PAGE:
In Part 1, I shared that I attended the annual meeting of the Baptist Association of Christian Educators at Ridgecrest. The speakers were Jason Hayes and Michael Kelley who work on Threads (collegiate and young adult Bible study) for LifeWay. After a discussion about ADHD and postmodernism, they identified four markers: community, depth, responsibility, and connection. Then they drilled down on depth for us. They introduced three characteristics of "leadership in the pack" with depth: move from information to exploration, from admiration to identification, and from dispensation to revelation.
Then Michael walked us through seven steps of what preparing for Bible study with a focus on depth would look like. In Part 1, I shared the first three steps. In Part 2, I will share his final four steps in all capitals followed by his suggestions and my commentary:
- FIND THE 3 AM OF THE TEXT. What is the one point? What is the main point? Work to summarize the lesson into one simple statement you could explain to someone if they called to ask you at 3 AM. Michael suggested that it be 5-6 words in length. When doing expository teaching on longer passages, there may be more than one of these. But most passages are able to be broken into sections so you can focus on one.
- PERSONALLY REFLECT ON THE TEXT. Allow God to speak to you. What is the truth you need to hear? What does He want you to do as a result of the personal encounter? You cannot be the guide the class needs unless you have an encounter yourself first. Don't just prepare a lesson. Begin with a personal encounter with God in His Word.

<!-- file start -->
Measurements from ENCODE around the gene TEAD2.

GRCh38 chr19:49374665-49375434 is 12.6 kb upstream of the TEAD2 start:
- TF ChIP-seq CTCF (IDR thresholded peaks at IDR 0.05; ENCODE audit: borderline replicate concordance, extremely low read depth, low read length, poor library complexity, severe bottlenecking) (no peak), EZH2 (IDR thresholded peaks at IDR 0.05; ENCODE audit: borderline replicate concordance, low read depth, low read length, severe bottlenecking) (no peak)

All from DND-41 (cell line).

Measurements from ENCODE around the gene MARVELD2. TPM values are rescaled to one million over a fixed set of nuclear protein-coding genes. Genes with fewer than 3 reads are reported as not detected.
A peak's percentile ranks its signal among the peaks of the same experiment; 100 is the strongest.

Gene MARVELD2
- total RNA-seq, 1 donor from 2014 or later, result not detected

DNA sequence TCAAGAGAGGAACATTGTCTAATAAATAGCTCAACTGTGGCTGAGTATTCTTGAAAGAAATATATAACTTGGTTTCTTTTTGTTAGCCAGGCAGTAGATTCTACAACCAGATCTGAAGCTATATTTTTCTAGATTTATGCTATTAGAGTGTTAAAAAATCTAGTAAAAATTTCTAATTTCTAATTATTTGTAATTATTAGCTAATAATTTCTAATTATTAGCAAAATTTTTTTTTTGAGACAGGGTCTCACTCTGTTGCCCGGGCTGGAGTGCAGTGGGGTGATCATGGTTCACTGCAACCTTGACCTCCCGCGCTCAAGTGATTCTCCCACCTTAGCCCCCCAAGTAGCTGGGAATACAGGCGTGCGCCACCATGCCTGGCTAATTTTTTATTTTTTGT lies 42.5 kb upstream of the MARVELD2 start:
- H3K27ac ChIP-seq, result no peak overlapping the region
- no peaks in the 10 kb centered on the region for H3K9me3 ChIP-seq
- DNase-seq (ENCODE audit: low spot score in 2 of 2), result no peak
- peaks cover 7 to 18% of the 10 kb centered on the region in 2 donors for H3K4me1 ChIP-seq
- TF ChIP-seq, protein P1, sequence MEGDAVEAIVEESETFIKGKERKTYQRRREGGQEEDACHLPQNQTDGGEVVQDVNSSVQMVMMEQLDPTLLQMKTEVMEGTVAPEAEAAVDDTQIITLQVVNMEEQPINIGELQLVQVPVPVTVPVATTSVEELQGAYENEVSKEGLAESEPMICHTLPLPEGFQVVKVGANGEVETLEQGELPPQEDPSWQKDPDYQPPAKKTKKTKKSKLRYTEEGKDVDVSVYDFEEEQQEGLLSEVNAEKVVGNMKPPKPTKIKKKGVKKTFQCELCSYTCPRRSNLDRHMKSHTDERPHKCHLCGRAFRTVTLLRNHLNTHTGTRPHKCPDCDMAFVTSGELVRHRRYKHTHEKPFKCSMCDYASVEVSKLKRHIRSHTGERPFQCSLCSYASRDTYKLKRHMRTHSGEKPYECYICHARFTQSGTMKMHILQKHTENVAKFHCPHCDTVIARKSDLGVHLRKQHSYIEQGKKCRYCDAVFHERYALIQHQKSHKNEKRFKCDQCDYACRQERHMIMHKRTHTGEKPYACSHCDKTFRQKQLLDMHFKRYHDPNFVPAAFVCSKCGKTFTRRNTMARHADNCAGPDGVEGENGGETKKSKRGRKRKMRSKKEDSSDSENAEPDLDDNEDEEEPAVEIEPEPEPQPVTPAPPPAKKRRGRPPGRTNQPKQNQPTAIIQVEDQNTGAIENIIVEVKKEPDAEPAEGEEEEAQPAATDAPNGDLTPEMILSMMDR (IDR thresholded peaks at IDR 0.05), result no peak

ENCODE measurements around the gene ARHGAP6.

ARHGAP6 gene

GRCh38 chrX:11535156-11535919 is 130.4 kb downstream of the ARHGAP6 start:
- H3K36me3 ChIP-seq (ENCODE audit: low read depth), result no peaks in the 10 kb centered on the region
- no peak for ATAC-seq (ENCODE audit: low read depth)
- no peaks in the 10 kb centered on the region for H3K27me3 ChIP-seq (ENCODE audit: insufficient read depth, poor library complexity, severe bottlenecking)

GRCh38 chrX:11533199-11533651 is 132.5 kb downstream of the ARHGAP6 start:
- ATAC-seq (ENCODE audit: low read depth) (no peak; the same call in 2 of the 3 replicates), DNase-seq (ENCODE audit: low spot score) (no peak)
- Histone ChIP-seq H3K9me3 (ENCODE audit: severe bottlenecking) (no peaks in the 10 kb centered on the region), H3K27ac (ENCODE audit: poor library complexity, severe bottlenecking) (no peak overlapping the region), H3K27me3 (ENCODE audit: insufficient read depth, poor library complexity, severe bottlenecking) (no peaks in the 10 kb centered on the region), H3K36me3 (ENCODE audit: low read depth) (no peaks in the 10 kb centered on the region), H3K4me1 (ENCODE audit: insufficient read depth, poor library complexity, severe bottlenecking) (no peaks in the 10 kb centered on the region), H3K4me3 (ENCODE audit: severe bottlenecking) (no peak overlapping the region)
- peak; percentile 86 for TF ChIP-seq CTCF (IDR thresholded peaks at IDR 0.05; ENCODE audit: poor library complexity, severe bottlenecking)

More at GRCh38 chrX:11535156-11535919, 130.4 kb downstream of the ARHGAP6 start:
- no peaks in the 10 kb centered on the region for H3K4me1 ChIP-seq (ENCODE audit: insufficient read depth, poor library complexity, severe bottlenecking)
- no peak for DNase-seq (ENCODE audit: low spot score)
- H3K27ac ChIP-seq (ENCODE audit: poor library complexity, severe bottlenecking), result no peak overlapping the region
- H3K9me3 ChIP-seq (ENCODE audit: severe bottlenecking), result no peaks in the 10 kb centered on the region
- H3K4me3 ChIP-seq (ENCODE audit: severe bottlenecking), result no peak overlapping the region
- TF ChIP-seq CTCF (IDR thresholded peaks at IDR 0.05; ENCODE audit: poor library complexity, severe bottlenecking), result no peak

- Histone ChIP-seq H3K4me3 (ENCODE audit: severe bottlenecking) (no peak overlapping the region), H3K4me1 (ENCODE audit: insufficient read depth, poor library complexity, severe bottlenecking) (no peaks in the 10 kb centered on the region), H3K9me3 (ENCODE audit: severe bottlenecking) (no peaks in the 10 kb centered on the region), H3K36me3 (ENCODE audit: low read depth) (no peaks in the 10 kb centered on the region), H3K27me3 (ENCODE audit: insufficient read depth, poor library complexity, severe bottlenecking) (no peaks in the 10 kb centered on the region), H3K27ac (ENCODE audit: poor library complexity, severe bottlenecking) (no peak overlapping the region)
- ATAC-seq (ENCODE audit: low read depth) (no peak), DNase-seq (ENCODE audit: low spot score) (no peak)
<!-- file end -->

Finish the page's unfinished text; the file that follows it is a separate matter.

- DRAW UP THE OUTLINE. Outline the passage. But also know where you are going with your teaching plans and methods. Begin with a method of creating interest. Consider using an icebreaker--but don't waste the time. Make sure the icebreaker not only gets the class talking but does so in the direction of your plan for sharing the truth. Craft your delivery. Plan for participation, interaction, and discovery.
- SEEK TO LEAD OTHERS TO DISCOVER THE CONTENT ON THEIR OWN. Don't just lecture. Don't just tell them what you discovered in your encounter with God. Do more share your testimony of your own encounter. Instead, plan to involve them. Develop your teaching plan to include participatory activities. Get everyone thinking and talking. Engage them in conversation. Break them into smaller groups. Pair them off with discussion assignments. Make assignments. E-mail a question to the class and ask for reports on Sunday. When they discover the truth themselves, it tends to be more meaningful and long-lasting.
For additional ideas about lesson preparation, check out these blog posts:
- Focus Your Sunday School Lesson Preparation to Make the Most Difference!
- Revolutionary Teachers Capture Attention and Refuse to Let It Go!
- Shifting from Boring to Exciting in Sunday School
- Sunday School Lesson Planning Tips
- Writing Your Own Sunday School Lesson
- Sunday School Teacher Tips, Part 1 and Sunday School Teacher Tips, Part 2
- Balanced Triangular Sides of Life-Changing Sunday School Lessons
- Sunday School: Preparation Is More Fun When It Is Shared
- Preparation for an Adult Sunday School Class with Impact
- As a Teacher, You Might Be Unprepared If . . .
- Evaluation of a Good Sunday School Lesson, Part 2
- Quick Suggestions for Panicked Sunday School Teachers
- Hooks: Launching Powerful Sunday School Lessons
- Four Ways to Trim Your Sunday School Lesson
- Generating Excitement about Learning in Sunday School, Part 2
- Sticky Sunday School Lessons